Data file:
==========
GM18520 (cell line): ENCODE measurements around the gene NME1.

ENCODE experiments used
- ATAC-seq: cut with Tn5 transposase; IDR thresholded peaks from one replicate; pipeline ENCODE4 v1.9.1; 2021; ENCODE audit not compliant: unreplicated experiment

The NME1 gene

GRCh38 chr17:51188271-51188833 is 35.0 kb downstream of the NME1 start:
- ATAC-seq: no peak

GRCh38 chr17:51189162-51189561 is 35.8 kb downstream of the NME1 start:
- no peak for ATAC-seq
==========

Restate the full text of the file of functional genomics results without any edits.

GM18520 (cell line): ENCODE measurements around the gene NME1.

ENCODE experiments used
- ATAC-seq: cut with Tn5 transposase; IDR thresholded peaks from one replicate; pipeline ENCODE4 v1.9.1; 2021; ENCODE audit not compliant: unreplicated experiment

The NME1 gene

GRCh38 chr17:51188271-51188833 is 35.0 kb downstream of the NME1 start:
- ATAC-seq: no peak

GRCh38 chr17:51189162-51189561 is 35.8 kb downstream of the NME1 start:
- no peak for ATAC-seq